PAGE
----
Where I'm Speaking... TEDx Cape May, Part II

Watch my TEDx talk "Slavery Still Exists. Here's How to End It"

> This is part of a 2 part series on my experience speaking at TEDx Cape May. You really should go and read Part I first.

TEDx Rehearsal.jpg


Memorizing my speech was one of the hardest aspects of preparing for the TEDx talk. I'm used to speaking in many different venues, but usually I'm able to access my notes or the event is casual enough for me to pause or search for the answer. Not so with a TEDx. But I felt confident about my prep work and was ready to hit the stage. However, I made absolute sure that the exact wording of my first line was precise.

The tone of a talk is often set by the first few lines of a speech. And sometimes, speakers will start out their talks with, "Um.. yeah... so... I am... My name is..." That is the worst.

Speakers, please memorize your very first line!

"Before I begin, can I borrow $20 from someone...?"

That was it. That was my line. I then proceeded to look around the audience to see if anyone had a $20 bill that I could use. So after a few moments of tension and pause, I got a $20 bill from the person in the front row to whom I had planted my $20 bill earlier that morning. [Note: never leave things to chance. You don't want to be up there 3minutes into your bucket list TEDx talk and be like, "Do you have a $5? Can you break a $50?"]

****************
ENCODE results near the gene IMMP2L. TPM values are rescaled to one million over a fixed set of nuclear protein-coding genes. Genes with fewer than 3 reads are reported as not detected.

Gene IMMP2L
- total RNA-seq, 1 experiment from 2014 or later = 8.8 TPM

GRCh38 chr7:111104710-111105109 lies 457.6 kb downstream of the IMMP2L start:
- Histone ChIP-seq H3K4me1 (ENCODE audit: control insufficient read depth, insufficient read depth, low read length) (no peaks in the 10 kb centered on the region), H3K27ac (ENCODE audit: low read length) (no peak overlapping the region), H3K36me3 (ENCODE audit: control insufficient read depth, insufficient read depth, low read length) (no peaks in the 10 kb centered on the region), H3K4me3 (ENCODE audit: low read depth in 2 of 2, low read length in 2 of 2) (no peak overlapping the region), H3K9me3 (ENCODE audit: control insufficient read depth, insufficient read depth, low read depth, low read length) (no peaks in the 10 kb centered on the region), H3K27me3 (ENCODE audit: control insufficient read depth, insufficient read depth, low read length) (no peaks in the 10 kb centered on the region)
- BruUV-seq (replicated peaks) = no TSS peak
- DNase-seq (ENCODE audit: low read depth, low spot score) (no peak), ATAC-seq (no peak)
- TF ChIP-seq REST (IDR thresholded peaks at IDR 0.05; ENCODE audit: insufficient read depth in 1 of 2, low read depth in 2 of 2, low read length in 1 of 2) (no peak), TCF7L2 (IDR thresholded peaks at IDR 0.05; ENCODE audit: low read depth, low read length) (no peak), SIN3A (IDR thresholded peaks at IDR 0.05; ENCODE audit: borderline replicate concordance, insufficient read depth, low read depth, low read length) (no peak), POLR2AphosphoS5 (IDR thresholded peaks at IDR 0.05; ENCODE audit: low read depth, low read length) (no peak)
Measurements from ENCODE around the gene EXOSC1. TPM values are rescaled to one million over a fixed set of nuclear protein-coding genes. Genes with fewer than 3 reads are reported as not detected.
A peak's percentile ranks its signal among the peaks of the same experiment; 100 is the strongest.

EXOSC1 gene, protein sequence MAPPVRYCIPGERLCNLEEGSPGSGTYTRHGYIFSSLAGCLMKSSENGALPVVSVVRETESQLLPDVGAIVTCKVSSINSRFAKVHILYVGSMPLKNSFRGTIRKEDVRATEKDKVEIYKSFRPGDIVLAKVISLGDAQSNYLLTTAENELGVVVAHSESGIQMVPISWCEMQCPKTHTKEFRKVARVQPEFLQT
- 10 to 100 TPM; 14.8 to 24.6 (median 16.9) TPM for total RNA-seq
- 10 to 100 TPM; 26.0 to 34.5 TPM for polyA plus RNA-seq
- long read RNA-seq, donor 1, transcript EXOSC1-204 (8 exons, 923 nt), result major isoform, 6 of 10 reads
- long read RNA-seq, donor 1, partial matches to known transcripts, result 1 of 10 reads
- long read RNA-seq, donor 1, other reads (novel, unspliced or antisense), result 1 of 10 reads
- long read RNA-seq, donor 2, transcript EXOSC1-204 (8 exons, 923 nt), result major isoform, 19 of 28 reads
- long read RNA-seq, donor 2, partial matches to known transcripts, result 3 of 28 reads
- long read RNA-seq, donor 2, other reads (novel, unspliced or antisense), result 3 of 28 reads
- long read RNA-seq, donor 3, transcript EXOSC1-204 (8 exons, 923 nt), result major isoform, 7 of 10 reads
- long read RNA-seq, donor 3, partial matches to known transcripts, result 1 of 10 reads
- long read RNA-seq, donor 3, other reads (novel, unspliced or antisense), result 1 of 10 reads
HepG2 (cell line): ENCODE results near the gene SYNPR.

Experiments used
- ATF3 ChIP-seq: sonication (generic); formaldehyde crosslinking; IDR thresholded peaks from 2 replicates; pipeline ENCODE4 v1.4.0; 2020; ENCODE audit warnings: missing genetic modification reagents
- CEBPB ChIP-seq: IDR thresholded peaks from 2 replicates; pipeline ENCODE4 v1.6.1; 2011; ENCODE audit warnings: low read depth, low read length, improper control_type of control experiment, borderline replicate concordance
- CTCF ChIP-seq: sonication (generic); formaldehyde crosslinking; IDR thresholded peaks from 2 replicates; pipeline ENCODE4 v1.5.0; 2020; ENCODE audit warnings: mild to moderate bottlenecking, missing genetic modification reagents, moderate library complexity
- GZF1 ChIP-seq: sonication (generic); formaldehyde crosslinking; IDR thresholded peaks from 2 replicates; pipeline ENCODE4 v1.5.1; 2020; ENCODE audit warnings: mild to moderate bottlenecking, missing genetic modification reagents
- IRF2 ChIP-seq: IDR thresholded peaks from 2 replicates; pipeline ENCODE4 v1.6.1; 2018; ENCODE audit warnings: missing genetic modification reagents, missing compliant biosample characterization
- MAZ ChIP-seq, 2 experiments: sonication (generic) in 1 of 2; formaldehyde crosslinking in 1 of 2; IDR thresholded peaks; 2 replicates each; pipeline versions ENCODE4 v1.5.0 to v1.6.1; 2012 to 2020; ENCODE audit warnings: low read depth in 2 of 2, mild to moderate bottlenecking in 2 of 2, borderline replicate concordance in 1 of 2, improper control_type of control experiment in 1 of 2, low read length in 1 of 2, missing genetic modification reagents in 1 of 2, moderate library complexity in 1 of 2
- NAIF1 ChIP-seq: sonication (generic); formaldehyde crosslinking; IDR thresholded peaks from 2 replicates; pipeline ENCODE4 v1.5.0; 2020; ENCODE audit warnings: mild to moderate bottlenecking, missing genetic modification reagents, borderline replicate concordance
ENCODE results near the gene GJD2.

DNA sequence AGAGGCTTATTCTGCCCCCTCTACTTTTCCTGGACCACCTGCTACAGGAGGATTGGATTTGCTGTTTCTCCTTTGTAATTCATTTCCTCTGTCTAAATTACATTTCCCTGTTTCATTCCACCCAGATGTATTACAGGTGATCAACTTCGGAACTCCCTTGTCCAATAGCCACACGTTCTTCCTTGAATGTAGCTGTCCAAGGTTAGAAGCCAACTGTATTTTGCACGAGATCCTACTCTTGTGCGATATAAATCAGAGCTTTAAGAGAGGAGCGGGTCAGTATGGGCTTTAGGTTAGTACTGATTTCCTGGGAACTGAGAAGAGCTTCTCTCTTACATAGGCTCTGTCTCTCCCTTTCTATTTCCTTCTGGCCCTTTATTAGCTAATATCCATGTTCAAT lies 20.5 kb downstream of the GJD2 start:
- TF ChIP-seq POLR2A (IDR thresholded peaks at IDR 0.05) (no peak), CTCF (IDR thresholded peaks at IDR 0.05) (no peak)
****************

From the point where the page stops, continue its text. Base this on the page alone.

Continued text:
Many TED/TEDx speakers try and use a hook as their first line to keep the audience engaged and even a little off-balance. I hadn't seen anyone start out with directly engaging the audience so I figured I would give it a shot. And it turns out that it wove directly into the subject of my talk. And you know what, the kid didn't miss my lighting cue... =D

The day before, at the rehearsal, I found out that there was a professional video crew on site (with 3 cameras!) and that they could cut out any pauses or mistakes. So that set my mind at ease in case I make any mistakes. But as it was, the talk went over very smoothly and there was only one moment where I needed to pause in order to remember my spot in the script. Fix it in post!

I memorized the exact wording of the last line of my talk, because you don't want to misspeak. You don't want to jerk the wheel when you are landing the plane. I don't konw if that's a thing that pilots say, but I imagine that's a good practice. When I was done, I got to say the iconic, "Thank you" and could hear the TEDx applause that accompanies every one of the 100,000 talks on youtube. Is TEDx applause different than every other kind of applause, you ask? Yes, yes it is.

After every speaker was done with their talks, we headed back over to Congress Hall for a reception with the speakers and the audience. And after that, it was time to get back into my car and drive 3+ hours back home. Just in time to see my kids off to bed and call it a weekend.